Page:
This past summer, my mother, sister, and I attended the Alexander Graham Bell Association for the Deaf and Hard of Hearing convention in Denver, Colorado. It was during a seminar about accessible technology that it occurred to my mother that she had overlooked the need to close caption her workplace's videos. She knows that many people with hearing loss cannot understand recorded voices reliably, despite their personal hearing technology, and require captioning. As someone who has struggled to obtain access to the content of videos and recorded resources many times in the past, both for myself and for others, I believe that all web content deserves to be closed captioned.
While leaps and bounds have been made in accessibility, it has always struggled to keep pace with current innovation and technology. For example, caption decoding features were not required on television sets until 1990. However, the Internet, where the vast majority of video content is stored, is not often under the jurisdiction of the Federal Communications Commission (FCC), and was not at all before the 2010 signing of the 21st Century Communications and Video Accessibility Act by President Obama. Despite this, small businesses are still not required to caption their videos.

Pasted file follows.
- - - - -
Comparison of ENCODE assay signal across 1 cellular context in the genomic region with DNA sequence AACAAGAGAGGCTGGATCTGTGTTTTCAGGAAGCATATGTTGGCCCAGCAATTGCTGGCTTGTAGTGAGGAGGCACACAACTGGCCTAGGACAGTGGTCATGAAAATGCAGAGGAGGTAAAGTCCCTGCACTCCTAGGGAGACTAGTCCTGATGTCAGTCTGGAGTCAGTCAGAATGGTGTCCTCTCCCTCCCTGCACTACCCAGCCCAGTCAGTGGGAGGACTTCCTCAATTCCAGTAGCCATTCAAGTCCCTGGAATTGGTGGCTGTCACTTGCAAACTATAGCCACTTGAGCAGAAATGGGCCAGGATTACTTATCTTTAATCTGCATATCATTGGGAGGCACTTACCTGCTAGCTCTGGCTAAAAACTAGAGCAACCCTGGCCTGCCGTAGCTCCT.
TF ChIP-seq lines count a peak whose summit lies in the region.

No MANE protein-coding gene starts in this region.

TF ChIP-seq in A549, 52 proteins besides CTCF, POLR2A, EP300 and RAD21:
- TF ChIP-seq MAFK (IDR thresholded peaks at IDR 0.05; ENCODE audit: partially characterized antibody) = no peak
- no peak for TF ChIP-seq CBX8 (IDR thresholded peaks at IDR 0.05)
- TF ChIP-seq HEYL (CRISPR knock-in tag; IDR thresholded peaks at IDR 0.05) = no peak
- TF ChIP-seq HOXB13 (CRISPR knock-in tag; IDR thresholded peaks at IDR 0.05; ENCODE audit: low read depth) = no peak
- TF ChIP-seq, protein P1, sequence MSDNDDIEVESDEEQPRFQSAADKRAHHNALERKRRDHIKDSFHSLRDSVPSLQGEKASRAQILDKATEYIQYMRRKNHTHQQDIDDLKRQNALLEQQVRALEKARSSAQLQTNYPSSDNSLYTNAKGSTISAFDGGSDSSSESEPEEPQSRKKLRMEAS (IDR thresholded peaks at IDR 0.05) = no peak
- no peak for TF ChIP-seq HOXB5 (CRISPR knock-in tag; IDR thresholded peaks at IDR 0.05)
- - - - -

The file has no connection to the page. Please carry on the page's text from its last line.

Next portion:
We don't always need a law to tell us what the right thing to do is. I offered to close caption Signature Medical Spa's 13 videos available on the Signature Medical Spa YouTube channel. Adding captions to the Spa’s videos was a challenge for me (I have two cochlear implants to hear, and I need close captioning!) but was necessary to make the videos’ educational and promotional content accessible to those who are deaf, hard-of-hearing, non-native English speakers, or have auditory processing disorder. The Captions now allow the content to reach a much larger audience than before. Furthermore, I will continue to caption Signature Medical Spa's YouTube videos in the future.
For more information on closed captioning issues: